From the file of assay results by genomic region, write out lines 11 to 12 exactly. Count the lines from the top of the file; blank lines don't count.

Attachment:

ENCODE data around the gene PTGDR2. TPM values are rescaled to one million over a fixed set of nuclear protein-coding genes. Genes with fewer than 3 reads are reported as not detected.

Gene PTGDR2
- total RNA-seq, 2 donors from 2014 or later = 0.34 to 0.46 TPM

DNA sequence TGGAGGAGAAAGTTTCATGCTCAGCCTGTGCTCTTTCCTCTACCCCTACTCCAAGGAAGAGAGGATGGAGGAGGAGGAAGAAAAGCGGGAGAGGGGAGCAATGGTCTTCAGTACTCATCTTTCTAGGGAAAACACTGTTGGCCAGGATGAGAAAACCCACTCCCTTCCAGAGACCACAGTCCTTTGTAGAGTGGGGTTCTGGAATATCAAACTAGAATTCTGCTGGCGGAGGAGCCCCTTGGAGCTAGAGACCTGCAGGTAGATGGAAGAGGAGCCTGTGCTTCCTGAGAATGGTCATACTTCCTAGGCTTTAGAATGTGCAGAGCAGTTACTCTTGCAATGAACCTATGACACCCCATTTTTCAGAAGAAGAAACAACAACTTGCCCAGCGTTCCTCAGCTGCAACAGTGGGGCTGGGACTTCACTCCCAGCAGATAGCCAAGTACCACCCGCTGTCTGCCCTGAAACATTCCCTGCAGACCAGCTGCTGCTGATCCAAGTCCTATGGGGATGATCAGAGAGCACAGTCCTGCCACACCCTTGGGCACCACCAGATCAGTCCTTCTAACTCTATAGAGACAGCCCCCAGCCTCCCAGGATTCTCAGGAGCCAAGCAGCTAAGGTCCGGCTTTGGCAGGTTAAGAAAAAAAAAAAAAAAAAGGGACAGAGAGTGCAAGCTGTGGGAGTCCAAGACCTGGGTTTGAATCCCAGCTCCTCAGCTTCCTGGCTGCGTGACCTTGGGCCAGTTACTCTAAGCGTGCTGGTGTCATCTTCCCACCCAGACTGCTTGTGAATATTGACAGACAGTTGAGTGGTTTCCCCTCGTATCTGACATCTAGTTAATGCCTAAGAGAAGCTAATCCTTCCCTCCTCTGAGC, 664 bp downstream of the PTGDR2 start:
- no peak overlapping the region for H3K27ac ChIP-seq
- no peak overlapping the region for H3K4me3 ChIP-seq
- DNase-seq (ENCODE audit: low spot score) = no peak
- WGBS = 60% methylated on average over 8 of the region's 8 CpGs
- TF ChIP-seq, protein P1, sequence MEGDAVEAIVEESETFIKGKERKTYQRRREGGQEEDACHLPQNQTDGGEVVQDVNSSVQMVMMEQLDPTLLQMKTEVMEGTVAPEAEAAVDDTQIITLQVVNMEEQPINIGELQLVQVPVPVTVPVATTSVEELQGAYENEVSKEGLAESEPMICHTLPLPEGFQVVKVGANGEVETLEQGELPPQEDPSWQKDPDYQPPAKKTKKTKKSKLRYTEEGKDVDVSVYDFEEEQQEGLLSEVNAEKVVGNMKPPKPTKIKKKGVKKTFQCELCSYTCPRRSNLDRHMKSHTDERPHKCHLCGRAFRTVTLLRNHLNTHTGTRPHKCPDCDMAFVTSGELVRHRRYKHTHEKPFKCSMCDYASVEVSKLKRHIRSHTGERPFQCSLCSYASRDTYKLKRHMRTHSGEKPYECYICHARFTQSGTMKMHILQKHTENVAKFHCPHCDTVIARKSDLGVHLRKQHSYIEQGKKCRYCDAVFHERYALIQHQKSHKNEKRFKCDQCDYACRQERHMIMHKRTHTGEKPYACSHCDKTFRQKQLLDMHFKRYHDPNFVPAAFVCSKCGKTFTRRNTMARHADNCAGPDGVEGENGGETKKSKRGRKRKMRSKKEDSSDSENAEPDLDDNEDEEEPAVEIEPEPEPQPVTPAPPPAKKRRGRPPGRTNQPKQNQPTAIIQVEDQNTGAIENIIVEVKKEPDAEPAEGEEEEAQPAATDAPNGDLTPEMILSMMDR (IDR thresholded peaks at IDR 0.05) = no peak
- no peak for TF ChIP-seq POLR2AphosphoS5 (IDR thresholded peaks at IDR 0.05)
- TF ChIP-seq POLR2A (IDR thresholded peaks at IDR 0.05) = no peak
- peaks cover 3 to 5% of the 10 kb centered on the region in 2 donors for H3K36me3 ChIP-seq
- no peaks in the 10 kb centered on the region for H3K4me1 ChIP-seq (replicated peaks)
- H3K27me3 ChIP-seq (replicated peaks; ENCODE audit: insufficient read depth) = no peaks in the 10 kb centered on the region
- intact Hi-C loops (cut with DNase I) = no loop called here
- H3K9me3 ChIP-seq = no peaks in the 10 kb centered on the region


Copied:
- TF ChIP-seq POLR2A (IDR thresholded peaks at IDR 0.05) = no peak
- peaks cover 3 to 5% of the 10 kb centered on the region in 2 donors for H3K36me3 ChIP-seq